*. The different titles this movie was released under testify to its attempt to ride on the coattails of Romero’s zombie franchise. When Dawn of the Dead was released in Italy as Zombi, the title of this movie was changed to Zombi 2, though it was in no way a sequel to that film (or, indeed, any other zombie flick). Now that’s marketing! Or a rip-off. Or both, really.
*. The opening and closing scenes, set in New York City, were also added post-Dawn of the Dead to tie it in to that film’s zombie apocalypse. Which may be why there’s no explanation given for why a boat was sailing from zombie island to NYC in the first place. Who is holding the gun in that opening shot? Who is he addressing?
*. The zombies in this movie are old-fashioned, or at least more traditional, being the product of Caribbean black magic. They are not Romero-esque living dead, whose ultimate origin is uncertain.
*. Like Romero’s zombies, however, they are slow-moving flesh eaters who infect their victims with their undead condition (at least the ones that, for whatever reason, they choose not to devour). And when I say “slow moving” I mean really, really slow moving. These are some of the most lethargic undead I’ve ever seen. They seem scarcely able to move. I wonder if the layers of makeup they had to wear blinded them, making them afraid of bumping into things.
*. But they can’t really be blind. This is one of the only zombie movies I know of that actually gives you shots from the zombies’ point of view. Even crawling out of the ground, with dirt falling from the camera’s lens. I found this quite disconcerting. I can relate to a psycho-slasher’s POV, but a zombie’s?
*. By the way, sticking with slow moving and sightless undead, if you think the resurrected Templars from the Tombs of the Blind Dead movies are even slower, that’s true. But that’s because they’re filmed in slow motion, not because they’re really slow.
*. The opening here, with the death ship sailing into New York harbour must have been meant to recall the arrival of Dracula’s plague ship full of rats in Nosferatu (or other iterations of that story).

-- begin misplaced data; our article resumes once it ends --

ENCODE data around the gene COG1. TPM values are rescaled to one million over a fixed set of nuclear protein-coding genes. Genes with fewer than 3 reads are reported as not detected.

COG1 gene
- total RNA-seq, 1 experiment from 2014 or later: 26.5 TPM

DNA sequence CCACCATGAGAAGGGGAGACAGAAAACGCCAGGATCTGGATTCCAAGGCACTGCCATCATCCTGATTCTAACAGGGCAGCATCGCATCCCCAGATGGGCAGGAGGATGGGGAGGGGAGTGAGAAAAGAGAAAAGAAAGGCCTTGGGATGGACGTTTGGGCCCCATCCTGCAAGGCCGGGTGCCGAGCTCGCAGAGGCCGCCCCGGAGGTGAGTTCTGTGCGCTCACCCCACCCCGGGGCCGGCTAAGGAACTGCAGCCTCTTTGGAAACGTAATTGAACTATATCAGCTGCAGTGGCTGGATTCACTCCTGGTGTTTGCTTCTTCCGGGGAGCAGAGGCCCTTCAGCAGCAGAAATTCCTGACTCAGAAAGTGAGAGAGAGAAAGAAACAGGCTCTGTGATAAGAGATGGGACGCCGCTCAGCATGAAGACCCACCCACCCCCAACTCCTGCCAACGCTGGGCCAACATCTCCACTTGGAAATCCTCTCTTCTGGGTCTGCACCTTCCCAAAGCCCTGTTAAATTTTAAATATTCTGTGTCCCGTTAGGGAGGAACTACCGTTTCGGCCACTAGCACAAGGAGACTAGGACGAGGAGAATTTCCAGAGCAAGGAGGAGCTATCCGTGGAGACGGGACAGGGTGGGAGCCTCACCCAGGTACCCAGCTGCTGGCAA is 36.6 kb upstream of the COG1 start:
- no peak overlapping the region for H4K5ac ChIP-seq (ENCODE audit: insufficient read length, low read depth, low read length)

*. The plot here isn’t that strong, and there are a lot of silly moments thrown in just to move things along, but that’s really not the point. This is a movie based around a handful of set-piece scenes that are actually quite impressive.
*. The two best scenes are the zombie vs. shark fight and the splinter in the eyeball. Once seen, they cannot be forgotten.
*. How dangerous was the shark stunt? I don’t know. When I first saw it I was amazed. How did they do that? Since then I’ve read that the shark was apparently a harmless type, and heavily tranquilized for good measure. It probably just wanted the zombie to go away.
*. The splinter in the eye shot looks great, but it makes no sense. Why wouldn’t Paola just turn her head slightly to one side, or use her hands to break off the splinter?
*. Kudos to Brian for his proto-hipster look, complete with shaggy beard and ironic Daily Planet t-shirt. He even gets to deliver authentic-sounding Dude lines like informing Peter and Anne that Matul’s “not a cool place to hit. The natives claim it’s cursed.” True that.
*. It’s kind of hard to miss the racist overtones, what with our gang of white heroes (they’re even mostly dressed in white) besieged by rebellious natives. Though I suppose the conquistadore zombies help mollify this a bit, as well as the idea that the third world is somehow biting back at its colonial exploiters.
*. I’ve seen Dr. Menard being criticized for missing the revived Lucas at such close range, but I think this is realistic. Just because you’re in a zombie movie doesn’t mean that every time you shoot your gun you’re going to get a spectacular kill shot to the head. Sometimes you miss!
*. Fulci does like his worms, doesn’t he? I wonder if he was genuinely drawn to them or if they were just a cheap and easy gross-out effect. I think he was drawn to them, for whatever reason.
*. I prefer this to most of Fulci’s movie because at least I have a pretty good idea of what is going on. There’s no bizarre nonsense about a gateway being opened to another dimension. It also has a handful of great scenes (the opening sequence of the ship entering New York, the shark fight, the eye gouge, and the final shot of the zombies crossing the Brooklyn Bridge). That said . . .
*. It’s not a great movie, or even a great zombie movie. Aside from the eye poke, the gore effects are pretty poor. The zombies are just people with layers of crap thrown on their faces (Fulci thought of them as potted plants). And the action sequences are quite dull. Because the zombies move so slowly their victims often have to patiently stand in front of them, waiting to be attacked. Then, since their zombie masks don’t seem to function that well, we never see them chewing or eating the flesh they bite off. Finally, the climactic battle in the church is a yawn, with the zombies seeming not to advance at all and the same shot of the molotov cocktails exploding repeated over and over.